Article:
Cam Newton celebrates with fans after Auburn won the 2010 national championship in Glendale, Arizona.
Two words. One name. The words that embodied a champion. The words that were beloved by many and hated by many. Two of the most feared words in college football in 2010. Two words that single-handedly controlled American sports in 2010.
Newton took the college football world by storm in 2010, scoring 51 TD (30 pass, 20 rush, one receiving), winning the Heisman Trophy in a landslide and leading the Auburn Tigers to their first national championship since 1957.
Of course, like Pat Dye once said, Auburn has been and always will be the subject of controversy. After the Tigers started 9-0 and climbed as high as No. 1 in the BCS standings, news broke concerning Newton's recruitment. The original report said somebody had shopped Cam to Mississippi State, and later reports revealed some surprising news: It was his own father, Cecil.
Allegedly, Cecil Newton was a part of a pay-for-play scheme with Mississippi State boosters John Bond, Kenny Rogers and Bill Bell. The allegations say Cecil requested $180,000 from Mississippi State or else his son would go to Auburn. The solicitation of benefits is against NCAA rules, but the NCAA kept Newton eligible because its findings at the time showed that the Newtons hadn't received any benefits and that the student-athlete involved didn't even know he was being shopped by his father.
Which has happened?
Obviously, many people called bull on that (people in Tuscaloosa, I'm looking that you). The play-for-pay plan fell apart, and Newton signed with Auburn, where he would leave a legacy similar to Bo Jackson.
The NCAA began investigating Cam's recruitment about four months before the story became public. The NCAA is trying to see if someone associated with Auburn gave money to the Newtons. The investigation has lasted just less than a year, and now Auburn's compliance director may have given us a spoiler about the current condition of the investigation.
Auburn University compliance director Rich McGlynn stated he had no fears about Newton's eligibility, and he openly commented about the investigation and how Auburn recruited the eventual Heisman winner.
The NCAA prohibits a school from commenting on an ongoing investigation. McGlynn talked all about it. He is on record as saying he would not speak until the NCAA investigation is over. This means one of two things:
A. Auburn has committed an NCAA violation by commenting on an investigation;
B. The investigation into Cam Newton is no longer ongoing, meaning that it's over, and Auburn's 2010 championship season will likely remain just that, and it will not be vacated at any point like USC's 2004 trophy was.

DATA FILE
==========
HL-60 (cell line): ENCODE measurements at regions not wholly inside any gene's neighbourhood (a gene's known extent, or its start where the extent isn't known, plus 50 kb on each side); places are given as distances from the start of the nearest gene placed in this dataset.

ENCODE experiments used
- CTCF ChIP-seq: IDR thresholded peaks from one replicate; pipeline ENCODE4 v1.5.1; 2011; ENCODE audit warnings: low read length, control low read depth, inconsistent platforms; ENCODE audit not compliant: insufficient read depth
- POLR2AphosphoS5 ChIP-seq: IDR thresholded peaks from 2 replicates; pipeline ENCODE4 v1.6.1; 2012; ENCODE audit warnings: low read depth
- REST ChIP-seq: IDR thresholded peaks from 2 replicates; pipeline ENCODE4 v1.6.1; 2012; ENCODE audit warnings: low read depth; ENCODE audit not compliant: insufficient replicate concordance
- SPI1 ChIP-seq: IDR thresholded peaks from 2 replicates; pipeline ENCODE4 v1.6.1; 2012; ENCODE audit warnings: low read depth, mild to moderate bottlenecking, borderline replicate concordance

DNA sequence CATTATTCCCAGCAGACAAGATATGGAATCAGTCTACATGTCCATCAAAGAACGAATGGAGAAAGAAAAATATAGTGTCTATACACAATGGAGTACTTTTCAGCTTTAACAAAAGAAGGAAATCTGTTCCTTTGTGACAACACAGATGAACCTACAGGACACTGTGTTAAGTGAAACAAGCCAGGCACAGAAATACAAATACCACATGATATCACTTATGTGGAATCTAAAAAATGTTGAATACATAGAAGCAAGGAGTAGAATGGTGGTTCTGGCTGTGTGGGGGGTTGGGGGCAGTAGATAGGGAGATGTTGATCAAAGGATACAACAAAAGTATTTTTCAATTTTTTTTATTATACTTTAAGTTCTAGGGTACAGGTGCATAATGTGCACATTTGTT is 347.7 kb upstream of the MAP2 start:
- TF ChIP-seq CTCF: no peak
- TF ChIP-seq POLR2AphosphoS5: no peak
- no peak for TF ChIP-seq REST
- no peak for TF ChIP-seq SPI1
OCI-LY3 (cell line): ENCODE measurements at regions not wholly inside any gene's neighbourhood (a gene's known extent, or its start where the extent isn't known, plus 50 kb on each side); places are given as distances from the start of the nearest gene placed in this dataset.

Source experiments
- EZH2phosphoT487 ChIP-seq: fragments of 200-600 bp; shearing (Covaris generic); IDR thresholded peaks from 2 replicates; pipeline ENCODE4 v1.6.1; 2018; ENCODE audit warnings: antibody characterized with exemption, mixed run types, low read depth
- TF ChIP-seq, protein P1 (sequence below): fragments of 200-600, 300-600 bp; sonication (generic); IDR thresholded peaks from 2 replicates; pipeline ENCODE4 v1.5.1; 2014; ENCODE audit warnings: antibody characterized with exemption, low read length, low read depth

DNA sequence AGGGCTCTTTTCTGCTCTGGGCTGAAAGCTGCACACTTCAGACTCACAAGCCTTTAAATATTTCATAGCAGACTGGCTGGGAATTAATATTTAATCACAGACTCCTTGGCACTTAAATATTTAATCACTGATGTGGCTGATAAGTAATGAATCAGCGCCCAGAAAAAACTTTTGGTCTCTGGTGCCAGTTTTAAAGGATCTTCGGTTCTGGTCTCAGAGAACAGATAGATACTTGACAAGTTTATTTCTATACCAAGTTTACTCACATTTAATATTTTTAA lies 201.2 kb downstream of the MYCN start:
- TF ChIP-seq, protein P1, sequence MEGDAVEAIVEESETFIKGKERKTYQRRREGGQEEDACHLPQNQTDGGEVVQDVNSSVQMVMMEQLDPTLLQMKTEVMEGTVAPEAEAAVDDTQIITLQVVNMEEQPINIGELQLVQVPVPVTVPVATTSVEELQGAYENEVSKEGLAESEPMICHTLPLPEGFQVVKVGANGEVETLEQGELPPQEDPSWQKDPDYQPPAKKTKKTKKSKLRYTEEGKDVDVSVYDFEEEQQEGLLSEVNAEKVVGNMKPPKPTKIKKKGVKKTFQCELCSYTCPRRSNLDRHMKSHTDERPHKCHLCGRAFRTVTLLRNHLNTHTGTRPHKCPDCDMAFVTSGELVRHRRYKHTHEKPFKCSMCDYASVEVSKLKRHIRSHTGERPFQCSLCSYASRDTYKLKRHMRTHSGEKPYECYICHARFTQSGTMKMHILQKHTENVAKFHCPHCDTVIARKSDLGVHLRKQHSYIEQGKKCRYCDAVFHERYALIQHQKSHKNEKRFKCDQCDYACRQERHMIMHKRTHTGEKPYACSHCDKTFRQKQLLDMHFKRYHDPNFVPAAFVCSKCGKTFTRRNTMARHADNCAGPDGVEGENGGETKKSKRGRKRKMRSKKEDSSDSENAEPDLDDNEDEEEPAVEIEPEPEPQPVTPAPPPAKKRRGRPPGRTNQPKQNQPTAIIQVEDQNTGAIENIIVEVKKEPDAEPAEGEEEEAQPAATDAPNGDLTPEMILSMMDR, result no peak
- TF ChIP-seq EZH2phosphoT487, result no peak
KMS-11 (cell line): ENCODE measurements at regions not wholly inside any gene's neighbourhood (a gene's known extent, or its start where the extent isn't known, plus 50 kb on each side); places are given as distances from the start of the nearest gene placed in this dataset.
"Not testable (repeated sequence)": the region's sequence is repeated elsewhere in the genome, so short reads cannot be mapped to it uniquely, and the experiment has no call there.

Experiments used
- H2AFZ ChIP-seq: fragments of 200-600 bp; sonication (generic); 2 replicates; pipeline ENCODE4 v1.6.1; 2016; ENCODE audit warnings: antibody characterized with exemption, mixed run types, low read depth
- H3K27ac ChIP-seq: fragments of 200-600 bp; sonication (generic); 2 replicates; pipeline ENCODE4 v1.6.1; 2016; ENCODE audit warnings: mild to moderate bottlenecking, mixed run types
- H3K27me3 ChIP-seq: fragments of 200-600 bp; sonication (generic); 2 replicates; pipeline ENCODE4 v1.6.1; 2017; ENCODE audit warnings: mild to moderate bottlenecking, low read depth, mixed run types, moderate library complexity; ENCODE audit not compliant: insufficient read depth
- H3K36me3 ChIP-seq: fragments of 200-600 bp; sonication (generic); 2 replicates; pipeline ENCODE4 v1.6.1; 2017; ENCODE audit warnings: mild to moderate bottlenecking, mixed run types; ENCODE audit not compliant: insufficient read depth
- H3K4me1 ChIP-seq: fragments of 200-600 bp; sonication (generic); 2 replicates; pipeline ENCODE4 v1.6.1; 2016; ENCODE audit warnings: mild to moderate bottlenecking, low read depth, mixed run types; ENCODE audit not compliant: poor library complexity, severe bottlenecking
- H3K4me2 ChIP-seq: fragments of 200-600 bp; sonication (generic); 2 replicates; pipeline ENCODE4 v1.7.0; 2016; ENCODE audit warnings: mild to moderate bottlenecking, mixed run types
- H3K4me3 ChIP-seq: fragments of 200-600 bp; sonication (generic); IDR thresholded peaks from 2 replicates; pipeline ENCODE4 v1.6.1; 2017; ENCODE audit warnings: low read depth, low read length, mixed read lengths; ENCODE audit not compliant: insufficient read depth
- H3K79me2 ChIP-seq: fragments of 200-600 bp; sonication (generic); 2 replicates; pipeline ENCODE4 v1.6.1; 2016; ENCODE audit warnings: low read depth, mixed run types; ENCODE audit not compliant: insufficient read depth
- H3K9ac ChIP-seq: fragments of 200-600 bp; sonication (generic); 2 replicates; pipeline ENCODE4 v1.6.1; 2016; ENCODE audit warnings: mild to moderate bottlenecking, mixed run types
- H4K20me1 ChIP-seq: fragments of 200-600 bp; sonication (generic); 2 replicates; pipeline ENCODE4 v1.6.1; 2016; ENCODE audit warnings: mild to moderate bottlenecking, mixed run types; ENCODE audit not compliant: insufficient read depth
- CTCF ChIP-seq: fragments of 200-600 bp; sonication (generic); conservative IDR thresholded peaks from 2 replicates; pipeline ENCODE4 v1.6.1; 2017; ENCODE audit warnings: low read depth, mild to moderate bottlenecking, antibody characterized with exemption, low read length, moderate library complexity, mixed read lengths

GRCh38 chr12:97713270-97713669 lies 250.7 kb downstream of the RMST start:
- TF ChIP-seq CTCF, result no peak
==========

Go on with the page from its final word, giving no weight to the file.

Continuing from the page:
Many will assume it's answer A, but if that's so, why would the compliance director break this obvious rule? This man's job is to bide by NCAA rules, so breaking it in clear daylight just doesn't fit in here.
Alongside his statements, Auburn athletic director Jay Jacobs commented on Newton's recruitment as well, saying if there were concerns of his eligibility, he wouldn't have started against Arkansas State in Week 1. He then said he has no reservations about putting in a Cam Newton statue outside of Jordan-Hare Stadium.
Many people will assume he's just lying through his teeth. But this isn't an ordinary situation. People, once statues go in the ground, it isn't like you can just pick it up and move it out of the way if he were to be ruled ineligible. This is a statue. That just shows confidence on Jacobs' part.
Head coach Gene Chizik does likewise in his new book "All In." He states that Auburn had no fears about Cam Newton's eligibility. He also said a majority of the controversy surrounding the beleaguered QB was media-created and not completely factual.
I've noticed a strange pattern amongst all these Auburn figures. When talking about the investigation, they regularly talked in a past tense. They wouldn't say, "We aren't worried about the investigation." They would say, "We weren't worried about his eligibility."
Many signs point to this investigation being over. The result has a national championship and an entire college football season hanging in the balance. If the investigation is still ongoing, Rich McGlynn made a mistake by commenting. However, Auburn promised not to comment until the NCAA had wrapped up its investigation. I don't know about you, but I think Auburn's commenting right now. A lot.
The facts are there. Auburn said it wouldn't comment until it was over, and now it's commenting, so apparently it's over.
I guess I can say this overly-used saying one more time: War Cam Eagle!
UPDATE: Some people have brought to my attention a very important aspect. Why didn't AU's compliance director just say,"the investigation's over"? Why did a Charlotte, North Carolina paper say in an article that the investigation is ongoing? This is an excellent point, but here's the solution... the NCAA doesn't want people to announce the closing of an investigation until they release an official statement of their own. The paper isn't in the know, and Rich McGlynn got as close to saying it's over without saying it's over as possible.